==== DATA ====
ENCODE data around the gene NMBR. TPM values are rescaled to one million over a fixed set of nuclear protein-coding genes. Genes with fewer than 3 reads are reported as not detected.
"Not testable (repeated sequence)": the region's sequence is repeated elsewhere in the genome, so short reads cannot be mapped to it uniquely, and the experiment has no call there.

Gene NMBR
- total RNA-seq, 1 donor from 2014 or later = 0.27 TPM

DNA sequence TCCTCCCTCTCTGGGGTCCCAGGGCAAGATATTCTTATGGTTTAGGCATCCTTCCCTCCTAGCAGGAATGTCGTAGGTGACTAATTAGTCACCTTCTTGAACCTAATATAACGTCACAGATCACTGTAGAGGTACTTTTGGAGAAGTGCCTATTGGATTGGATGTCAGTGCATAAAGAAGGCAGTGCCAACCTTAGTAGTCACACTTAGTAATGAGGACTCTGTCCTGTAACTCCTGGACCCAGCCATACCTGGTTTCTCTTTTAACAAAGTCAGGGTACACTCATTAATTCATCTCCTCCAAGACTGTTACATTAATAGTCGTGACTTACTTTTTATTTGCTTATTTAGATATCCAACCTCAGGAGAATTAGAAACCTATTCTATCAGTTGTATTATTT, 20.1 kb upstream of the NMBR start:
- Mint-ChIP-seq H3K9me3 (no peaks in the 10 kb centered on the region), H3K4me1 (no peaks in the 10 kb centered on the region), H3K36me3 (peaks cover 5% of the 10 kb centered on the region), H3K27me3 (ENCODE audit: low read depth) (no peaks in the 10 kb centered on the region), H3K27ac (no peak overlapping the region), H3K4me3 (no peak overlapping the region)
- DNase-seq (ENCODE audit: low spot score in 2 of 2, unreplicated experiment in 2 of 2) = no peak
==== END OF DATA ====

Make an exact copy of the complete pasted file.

ENCODE data around the gene NMBR. TPM values are rescaled to one million over a fixed set of nuclear protein-coding genes. Genes with fewer than 3 reads are reported as not detected.
"Not testable (repeated sequence)": the region's sequence is repeated elsewhere in the genome, so short reads cannot be mapped to it uniquely, and the experiment has no call there.

Gene NMBR
- total RNA-seq, 1 donor from 2014 or later = 0.27 TPM

DNA sequence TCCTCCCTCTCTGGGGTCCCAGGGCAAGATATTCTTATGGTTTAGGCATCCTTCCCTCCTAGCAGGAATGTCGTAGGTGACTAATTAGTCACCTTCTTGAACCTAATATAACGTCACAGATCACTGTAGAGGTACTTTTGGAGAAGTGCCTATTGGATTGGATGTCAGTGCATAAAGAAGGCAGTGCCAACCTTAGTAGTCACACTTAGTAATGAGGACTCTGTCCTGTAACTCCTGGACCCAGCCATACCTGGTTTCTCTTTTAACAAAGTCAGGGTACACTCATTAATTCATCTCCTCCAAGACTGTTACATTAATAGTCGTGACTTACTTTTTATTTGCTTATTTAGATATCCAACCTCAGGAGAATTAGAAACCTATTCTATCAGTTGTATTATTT, 20.1 kb upstream of the NMBR start:
- Mint-ChIP-seq H3K9me3 (no peaks in the 10 kb centered on the region), H3K4me1 (no peaks in the 10 kb centered on the region), H3K36me3 (peaks cover 5% of the 10 kb centered on the region), H3K27me3 (ENCODE audit: low read depth) (no peaks in the 10 kb centered on the region), H3K27ac (no peak overlapping the region), H3K4me3 (no peak overlapping the region)
- DNase-seq (ENCODE audit: low spot score in 2 of 2, unreplicated experiment in 2 of 2) = no peak